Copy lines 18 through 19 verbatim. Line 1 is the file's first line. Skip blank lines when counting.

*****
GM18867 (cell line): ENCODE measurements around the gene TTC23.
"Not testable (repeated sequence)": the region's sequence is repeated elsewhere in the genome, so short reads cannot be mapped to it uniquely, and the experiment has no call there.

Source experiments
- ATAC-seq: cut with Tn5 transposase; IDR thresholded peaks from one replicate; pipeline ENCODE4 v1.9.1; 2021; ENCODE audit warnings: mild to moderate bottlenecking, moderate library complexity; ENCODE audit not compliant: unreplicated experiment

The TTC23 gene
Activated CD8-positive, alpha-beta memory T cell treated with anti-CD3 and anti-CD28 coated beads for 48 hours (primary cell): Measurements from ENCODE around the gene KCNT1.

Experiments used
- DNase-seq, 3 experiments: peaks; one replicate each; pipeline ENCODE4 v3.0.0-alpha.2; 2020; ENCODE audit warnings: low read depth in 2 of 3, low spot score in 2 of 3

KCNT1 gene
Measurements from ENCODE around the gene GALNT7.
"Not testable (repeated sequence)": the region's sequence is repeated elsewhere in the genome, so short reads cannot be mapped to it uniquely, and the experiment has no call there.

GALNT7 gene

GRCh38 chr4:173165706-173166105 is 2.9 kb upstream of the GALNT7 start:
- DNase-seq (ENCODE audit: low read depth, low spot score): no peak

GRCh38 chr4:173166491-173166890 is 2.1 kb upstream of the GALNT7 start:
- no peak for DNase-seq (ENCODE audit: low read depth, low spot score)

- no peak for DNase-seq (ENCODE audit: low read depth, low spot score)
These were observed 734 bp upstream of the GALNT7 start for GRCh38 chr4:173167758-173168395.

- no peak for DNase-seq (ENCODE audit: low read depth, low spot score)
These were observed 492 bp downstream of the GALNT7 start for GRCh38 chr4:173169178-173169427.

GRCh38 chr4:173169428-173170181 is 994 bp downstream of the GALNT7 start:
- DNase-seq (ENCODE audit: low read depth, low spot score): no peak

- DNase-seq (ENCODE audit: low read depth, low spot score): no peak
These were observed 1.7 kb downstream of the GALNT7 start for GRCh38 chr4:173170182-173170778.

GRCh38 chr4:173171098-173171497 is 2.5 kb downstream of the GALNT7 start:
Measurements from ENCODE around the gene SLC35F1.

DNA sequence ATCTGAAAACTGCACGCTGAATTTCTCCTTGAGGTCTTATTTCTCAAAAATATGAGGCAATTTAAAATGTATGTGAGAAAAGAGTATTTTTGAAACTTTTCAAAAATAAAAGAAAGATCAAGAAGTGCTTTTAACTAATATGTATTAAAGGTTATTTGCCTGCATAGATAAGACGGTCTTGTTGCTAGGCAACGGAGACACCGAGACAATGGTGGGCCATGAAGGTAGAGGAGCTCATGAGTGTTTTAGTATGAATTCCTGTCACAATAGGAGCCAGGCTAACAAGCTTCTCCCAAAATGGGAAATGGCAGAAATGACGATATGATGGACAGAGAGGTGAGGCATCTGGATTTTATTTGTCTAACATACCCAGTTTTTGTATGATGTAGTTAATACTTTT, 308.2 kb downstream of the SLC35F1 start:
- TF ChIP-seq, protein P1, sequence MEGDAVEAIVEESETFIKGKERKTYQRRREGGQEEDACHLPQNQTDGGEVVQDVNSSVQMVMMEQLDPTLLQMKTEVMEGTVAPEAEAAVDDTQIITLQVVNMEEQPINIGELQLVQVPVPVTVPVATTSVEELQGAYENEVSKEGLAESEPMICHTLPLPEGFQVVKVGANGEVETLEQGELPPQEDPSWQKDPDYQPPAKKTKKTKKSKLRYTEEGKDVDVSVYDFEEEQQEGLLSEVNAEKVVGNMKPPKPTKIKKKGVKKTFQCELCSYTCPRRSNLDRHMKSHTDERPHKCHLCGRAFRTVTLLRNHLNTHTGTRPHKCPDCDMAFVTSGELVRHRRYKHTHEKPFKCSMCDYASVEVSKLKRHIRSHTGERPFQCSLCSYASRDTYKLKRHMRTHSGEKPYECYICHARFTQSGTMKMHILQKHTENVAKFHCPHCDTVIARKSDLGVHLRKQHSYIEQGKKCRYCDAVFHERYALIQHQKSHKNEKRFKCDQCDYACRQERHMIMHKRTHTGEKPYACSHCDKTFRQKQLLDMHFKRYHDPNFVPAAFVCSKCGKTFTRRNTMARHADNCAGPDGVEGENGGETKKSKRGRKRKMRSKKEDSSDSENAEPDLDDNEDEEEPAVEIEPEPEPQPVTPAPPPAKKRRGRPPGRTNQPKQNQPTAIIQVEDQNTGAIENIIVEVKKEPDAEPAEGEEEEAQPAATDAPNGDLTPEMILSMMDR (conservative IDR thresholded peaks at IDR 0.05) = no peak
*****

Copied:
These were observed 734 bp upstream of the GALNT7 start for GRCh38 chr4:173167758-173168395.

- no peak for DNase-seq (ENCODE audit: low read depth, low spot score)